When somebody gets such good new that they’re numb in heart/they don’t believe, what we do next is we keep telling them/give them more details—like: “I don’t believe what you’re saying,”—“Alright; well, let me give you some more details. Let me tell you more about it.”
David: That’s my hope in the book: “Let me tell you more about Jesus; let me tell you more details about Him.”
If we linger in the Gospels, and if we try to get some help from church history and people who have observed the life of Jesus through the Scriptures in different times and places, there is so much more to learn, and to glean, and to marvel at about Jesus.
Dave: Yes, as I was reading Rich Wounds, that’s what happened to me. I was going to say, “That’s what happened to my soul.” It was the beauty—again, I’m a pastor; I’ve been preaching on Easter for over 30 years and the death and the resurrection of Christ—I picked up your book. I know I’m reading it before Easter, [but] I’m not reading it during Lent; but it was rich. Of course, that’s in your title; but it brought out the beauty of the life, death, and resurrection of Christ.
I didn’t know, but I found out in the very beginning, that even the title—I should have recognized it right away as a line from one of your favorite hymns—
David: That’s right.
Dave: —Crown Him with Many Crowns. Is it true that, when you hear that song, your kids say, “Dad that’s your favorite”?
David: [Laughter] They do. There’s a couple; I also love Jesus, I My Cross Have Taken, which is the epilogue or the conclusion of the book. But it probably would have to be said that my favorite is Crown Him with Many Crowns.
Dave: Let’s talk about that line: “Rich wounds, yet visible above, in beauty glorified,”—that’s the title of the book. What is it about that phrase/that idea that hit you that, when you hear the song, your kids are saying, “Dad, it’s your favorite.” What is it that you wanted to draw out of that?
David: I don’t know that it’s a song that’s been especially in vogue in the recent wave of worship music and what you’d hear at a big conference. I grew up with this hymn in Spartanburg, South Carolina, in my Southern Baptist Church. Then moving to Minnesota, and being in other churches for years, there was a gap there where I didn’t hear it for a long time. Just recently, we’ve brought it back at our church.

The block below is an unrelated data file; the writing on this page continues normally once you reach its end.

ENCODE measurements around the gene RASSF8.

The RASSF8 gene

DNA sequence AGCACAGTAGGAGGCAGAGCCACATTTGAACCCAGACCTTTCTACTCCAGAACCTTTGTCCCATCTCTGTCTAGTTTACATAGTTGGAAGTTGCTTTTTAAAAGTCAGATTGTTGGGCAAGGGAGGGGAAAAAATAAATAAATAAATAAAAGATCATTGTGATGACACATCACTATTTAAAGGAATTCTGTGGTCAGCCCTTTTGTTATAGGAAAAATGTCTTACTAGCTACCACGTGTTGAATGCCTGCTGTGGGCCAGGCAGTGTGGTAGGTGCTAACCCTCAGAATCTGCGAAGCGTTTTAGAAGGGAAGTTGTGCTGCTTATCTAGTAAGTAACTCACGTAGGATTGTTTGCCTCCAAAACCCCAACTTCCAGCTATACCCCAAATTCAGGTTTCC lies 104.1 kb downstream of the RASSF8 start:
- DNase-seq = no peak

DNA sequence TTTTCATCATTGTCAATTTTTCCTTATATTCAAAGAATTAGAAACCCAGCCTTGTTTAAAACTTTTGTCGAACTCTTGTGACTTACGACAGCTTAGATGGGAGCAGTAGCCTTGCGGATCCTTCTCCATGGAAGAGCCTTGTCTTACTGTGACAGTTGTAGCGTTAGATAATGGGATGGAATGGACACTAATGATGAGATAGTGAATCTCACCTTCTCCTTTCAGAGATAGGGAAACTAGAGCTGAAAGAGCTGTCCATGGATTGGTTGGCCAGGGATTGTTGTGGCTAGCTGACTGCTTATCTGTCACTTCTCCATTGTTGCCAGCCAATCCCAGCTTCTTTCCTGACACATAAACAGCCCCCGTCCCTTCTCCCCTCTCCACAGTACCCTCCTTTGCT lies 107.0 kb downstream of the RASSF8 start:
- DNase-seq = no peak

There’s some profundity to the song in several dimensions. One is gratitude for what I was raised in; now to sing and appreciate these truths in some fresh ways. But that relates to that phrase “Rich wounds.” “Wounds” is a word that is probably being used more today than it was ten/twenty years ago. That word has not passed out of usage. We talk a lot about our wounds. Often, it’s not the physical wounds that we’re talking about. We’re talking about some emotional/psychological wound.
Dave: —father wound,—
Dave: —wounds of our past/our family.
David: —some trauma; the way that we’ve been emotionally wounded or whatever it would be. There’s a lot of talk about wounds today. Usually, the connotations are very negative; we don’t talk positively about wounds.
What’s so remarkable about this phrase in the song, the adjective “rich”; that His wounds are rich because:
- His wounds are the wounds by which you are healed. He has carried our griefs and our sorrows.
- He was wounded, not by some accident. He was not wounded because of His disobedience or His sin. He was wounded because of ours: He carried our griefs; He carried our wounds in His wounding.
His wounds—because they are saving; because He rescues us with His wounds—His wounds, to our eyes, are glorious. They are marvelous wounds; they are rich wounds.
We might think, “Okay, when we get to heaven, any scars that we have will be gone because scars are—that’s part of the old age—God will heal and get rid of all scars.” Well, the end of the Gospels talk about some scars on the glorified resurrected body of Jesus that aren’t gone when He comes to doubting Thomas: “Put your hands in My wounds.” His scars are glorious to those whom He’s saved by His scars. I don’t think that, when we get to heaven and see Jesus, face to face, the scars will be gone at that point. I think we will see glory in the scars, forever.
Dave: The scars are a reminder of our richness.
David: He became poor for our sakes that, in Him, the poor/we might become rich because of His blessing/His favor; that we are rescued because of the sacrifice of Himself, evidenced in the wounds.